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When Harry met Matt: counselling class with the Royals

CALM volunteer Matt Kynaston went along to The Mix end of year party in North Kensington, as part of the Head’s Together campaign, where he took some counselling workshops and had a chat about investment in mental health with Prince Harry.

The Mix is a charity that supports under 25s through free and confidential digital channels like phone, email or online chat. Last month they threw a party to celebrate their volunteers and supporters and invited along other London based charities supporting young people with mental health issues.
It was a chilly winter’s morning, just before Christmas. But this didn’t stop dozens of volunteers and charity representatives showing up from all over London.

With Prince Harry, Prince William and The Duchess Of Cambridge in attendance, it was also a good opportunity to bring the discussion around mental health to the forefront.

Attendees could get involved in two different workshops. I joined one session facilitated by The Mix itself, ‘Demystifying Counselling’. We used The Mix’s online chat facility to pose questions in the same way that young people would seek advice from their team of The Mix’s trained counsellors. It was a really good session, learning about the different types of therapy and counselling options available. I was struck by how simple it was to use the Mix’s resources.

The second session was an excellent myth debunking discussion around youth suicide facilitated by Papyrus, a national charity for the prevention of young suicide. For example, one of the biggest myths around suicide is – if someone is showing clear signs of depression, it’s best to avoid the topic of suicide in case it gives them an idea. This is not true. The chances are, if someone is depressed they’re already very likely to have considered suicide anyway. It’s best to be up front and ask some straightforward, yet sensitive questions.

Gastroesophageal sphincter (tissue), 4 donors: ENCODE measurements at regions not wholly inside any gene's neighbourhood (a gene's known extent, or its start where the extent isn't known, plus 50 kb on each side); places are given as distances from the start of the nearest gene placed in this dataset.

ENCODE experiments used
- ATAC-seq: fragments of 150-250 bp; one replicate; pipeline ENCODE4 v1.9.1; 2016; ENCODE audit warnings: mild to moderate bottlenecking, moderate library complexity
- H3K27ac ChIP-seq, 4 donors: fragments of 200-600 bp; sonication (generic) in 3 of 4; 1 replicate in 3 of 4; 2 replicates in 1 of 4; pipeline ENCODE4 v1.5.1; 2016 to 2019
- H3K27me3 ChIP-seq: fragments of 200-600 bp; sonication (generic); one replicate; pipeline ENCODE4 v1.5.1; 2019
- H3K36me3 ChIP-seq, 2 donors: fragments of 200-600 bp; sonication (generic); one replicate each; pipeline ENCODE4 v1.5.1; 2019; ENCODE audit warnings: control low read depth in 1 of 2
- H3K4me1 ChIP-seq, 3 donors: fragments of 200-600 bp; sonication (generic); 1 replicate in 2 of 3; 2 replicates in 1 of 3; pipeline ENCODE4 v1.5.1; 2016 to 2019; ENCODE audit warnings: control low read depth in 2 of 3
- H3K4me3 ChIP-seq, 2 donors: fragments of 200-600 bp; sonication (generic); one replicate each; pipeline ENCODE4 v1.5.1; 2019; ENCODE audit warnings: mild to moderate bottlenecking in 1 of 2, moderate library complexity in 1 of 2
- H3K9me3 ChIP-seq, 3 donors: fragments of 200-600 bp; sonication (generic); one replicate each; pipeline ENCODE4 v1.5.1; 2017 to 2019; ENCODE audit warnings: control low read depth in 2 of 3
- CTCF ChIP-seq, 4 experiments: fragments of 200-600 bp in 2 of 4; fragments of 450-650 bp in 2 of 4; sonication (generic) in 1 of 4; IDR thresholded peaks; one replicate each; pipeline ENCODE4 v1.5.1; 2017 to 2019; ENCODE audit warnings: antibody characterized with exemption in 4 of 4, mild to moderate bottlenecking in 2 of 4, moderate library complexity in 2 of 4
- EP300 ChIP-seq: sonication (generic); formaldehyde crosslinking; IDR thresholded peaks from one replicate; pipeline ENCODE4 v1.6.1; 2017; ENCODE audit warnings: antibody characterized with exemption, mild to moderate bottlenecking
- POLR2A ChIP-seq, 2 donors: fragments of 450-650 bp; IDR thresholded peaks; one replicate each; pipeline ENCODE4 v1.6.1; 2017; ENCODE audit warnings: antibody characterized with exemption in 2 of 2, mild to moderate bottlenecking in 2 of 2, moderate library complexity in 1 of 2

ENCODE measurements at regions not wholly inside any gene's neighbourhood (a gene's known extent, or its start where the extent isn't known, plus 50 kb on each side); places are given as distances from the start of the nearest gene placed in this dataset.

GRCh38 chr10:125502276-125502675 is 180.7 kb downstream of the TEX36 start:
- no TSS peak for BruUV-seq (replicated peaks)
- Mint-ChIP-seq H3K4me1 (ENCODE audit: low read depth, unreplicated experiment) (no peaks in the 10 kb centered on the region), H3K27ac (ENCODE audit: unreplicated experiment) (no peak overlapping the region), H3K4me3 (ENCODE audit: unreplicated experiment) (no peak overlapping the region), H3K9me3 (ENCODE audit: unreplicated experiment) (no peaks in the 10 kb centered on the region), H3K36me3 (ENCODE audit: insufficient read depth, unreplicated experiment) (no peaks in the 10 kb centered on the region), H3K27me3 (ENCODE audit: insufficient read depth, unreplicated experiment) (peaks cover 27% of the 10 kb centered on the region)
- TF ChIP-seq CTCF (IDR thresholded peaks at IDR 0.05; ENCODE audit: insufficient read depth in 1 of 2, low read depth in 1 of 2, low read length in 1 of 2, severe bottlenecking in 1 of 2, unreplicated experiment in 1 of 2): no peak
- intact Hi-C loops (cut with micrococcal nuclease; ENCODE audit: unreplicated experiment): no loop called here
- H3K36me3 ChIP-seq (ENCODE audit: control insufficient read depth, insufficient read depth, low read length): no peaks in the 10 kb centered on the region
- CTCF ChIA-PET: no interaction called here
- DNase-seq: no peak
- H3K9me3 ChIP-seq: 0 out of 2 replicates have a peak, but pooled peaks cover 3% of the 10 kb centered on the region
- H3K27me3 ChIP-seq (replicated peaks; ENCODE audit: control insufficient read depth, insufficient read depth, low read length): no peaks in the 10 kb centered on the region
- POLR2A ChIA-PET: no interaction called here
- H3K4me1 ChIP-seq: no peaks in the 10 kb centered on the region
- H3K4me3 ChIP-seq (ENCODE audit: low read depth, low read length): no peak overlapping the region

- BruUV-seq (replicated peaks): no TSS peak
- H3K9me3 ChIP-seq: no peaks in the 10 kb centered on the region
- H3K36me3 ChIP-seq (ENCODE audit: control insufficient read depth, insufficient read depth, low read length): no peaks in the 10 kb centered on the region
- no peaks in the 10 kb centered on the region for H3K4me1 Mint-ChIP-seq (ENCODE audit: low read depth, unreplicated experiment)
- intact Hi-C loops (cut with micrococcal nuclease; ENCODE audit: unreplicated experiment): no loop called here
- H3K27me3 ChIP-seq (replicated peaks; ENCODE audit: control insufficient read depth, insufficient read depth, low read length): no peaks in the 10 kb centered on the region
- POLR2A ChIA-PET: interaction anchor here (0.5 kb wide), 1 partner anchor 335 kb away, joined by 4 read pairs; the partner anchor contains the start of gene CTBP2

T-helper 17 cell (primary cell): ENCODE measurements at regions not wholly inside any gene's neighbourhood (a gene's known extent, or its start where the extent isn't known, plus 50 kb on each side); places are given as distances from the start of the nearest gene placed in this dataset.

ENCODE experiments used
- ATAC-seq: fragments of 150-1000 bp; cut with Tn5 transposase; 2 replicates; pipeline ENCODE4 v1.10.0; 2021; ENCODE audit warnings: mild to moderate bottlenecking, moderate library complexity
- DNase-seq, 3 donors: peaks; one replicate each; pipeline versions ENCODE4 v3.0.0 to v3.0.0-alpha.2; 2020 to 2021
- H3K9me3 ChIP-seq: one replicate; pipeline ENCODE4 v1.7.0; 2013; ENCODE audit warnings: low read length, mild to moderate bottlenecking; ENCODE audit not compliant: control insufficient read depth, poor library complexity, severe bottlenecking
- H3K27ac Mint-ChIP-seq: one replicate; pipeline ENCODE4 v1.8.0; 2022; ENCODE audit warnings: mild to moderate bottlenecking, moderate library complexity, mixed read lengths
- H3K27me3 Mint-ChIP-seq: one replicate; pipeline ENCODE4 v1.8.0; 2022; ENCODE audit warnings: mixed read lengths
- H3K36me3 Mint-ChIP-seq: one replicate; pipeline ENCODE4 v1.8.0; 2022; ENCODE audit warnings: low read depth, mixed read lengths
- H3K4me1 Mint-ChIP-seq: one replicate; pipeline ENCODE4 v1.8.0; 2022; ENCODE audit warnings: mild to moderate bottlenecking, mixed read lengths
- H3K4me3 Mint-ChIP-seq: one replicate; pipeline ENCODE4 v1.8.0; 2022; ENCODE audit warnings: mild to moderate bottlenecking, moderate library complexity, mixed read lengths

Are you thinking about suicide?
Have you made any plans for taking your own life?

You’re actually giving the person you’re supporting the chance to talk to someone about it, possibly for the first time. By normalising their thoughts, they are then more likely to be able to engage with you, you’re more likely to be able to help them and potentially help save their life.

Advice on how to talk to someone you’re worried about >

Prince Harry tells me about investment in mental health services

 

 

 

       

 

 

 

 

 

After the workshops, we enjoyed the Mix’s end of year celebration by making ginger bread houses, Christmas decorations and painting baubles. The Royal Duke and Duchess of Cornwall, along with Prince Harry were keen to get involved and meet some more of the attendees. I got a chance to talk with HRH Prince Harry. He was keen to discuss investment in mental health services and pointed out that we spend about £60 billion a year dealing with society’s poor mental health – a figure similar to what can be found in the King’s Fund Report. Obviously if we invest more money in our mental health services, then we would be spending out less on things like lost wages, ambulance and police call outs and other support services.

We spend about £60 billion a year dealing with society’s poor mental health.

And this was only the economic argument. Overall we need to be prioritising our own mental health as well as looking out for those around us. The chat with Prince Harry left me hopeful that as we normalise these conversations, we may start to see some progress in terms of our collective mental health. It’s great to have such high profile names with far-reaching platforms onside.

More information on Heads Together >

Disclaimer: The views expressed in this article or in the comments below, are not those held by CALM or its Trustees unless stated, and liability cannot be accepted for such comments. We encourage friendly and constructive debate, but please don't share personal contact details when commenting and exercise caution when considering any advice offered by others. We don’t allow abusive, offensive or inappropriate comments or comments that could be interpreted as libellous, defamatory or commercial and we will remove these without warning as and when we find them.

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